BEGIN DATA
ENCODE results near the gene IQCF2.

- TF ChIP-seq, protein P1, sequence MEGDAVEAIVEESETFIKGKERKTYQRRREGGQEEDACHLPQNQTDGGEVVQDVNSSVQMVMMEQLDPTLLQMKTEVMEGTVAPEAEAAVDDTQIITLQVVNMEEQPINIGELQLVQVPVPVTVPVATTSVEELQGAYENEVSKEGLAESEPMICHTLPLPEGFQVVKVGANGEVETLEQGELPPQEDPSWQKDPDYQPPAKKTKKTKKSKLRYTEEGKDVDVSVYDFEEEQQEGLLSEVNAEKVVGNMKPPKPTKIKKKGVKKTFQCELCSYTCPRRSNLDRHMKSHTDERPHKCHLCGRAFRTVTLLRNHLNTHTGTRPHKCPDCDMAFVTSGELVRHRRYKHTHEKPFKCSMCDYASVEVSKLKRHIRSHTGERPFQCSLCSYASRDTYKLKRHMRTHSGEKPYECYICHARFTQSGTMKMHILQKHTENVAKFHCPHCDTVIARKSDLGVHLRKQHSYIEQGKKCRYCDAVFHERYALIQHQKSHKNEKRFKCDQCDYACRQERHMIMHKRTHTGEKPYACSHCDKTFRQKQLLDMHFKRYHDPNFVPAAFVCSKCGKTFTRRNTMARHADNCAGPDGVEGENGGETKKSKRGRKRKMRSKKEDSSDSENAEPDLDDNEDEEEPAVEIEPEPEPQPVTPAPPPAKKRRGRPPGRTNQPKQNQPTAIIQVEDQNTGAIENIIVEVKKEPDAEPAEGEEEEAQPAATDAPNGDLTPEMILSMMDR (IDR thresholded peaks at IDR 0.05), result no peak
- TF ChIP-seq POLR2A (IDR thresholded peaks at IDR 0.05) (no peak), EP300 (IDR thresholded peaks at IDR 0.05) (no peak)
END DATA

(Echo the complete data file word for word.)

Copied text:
ENCODE results near the gene IQCF2.

- TF ChIP-seq, protein P1, sequence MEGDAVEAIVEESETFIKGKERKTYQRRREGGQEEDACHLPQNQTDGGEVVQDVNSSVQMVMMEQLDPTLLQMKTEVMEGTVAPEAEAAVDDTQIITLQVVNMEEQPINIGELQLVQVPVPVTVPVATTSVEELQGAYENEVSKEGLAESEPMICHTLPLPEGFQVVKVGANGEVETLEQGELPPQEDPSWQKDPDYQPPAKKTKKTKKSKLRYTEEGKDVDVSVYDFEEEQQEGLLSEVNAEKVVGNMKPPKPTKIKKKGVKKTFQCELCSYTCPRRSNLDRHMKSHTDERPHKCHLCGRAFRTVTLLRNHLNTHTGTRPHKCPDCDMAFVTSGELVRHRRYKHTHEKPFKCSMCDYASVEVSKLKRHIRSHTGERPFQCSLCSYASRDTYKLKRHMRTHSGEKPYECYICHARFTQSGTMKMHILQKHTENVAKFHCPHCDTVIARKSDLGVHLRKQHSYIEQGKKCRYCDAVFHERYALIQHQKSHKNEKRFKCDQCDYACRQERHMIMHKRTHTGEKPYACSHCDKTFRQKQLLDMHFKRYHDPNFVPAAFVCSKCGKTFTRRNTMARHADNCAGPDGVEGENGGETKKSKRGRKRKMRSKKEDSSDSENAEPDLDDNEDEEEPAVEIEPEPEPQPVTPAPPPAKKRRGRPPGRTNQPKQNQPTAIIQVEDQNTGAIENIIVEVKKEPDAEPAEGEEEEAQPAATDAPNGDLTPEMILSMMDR (IDR thresholded peaks at IDR 0.05), result no peak
- TF ChIP-seq POLR2A (IDR thresholded peaks at IDR 0.05) (no peak), EP300 (IDR thresholded peaks at IDR 0.05) (no peak)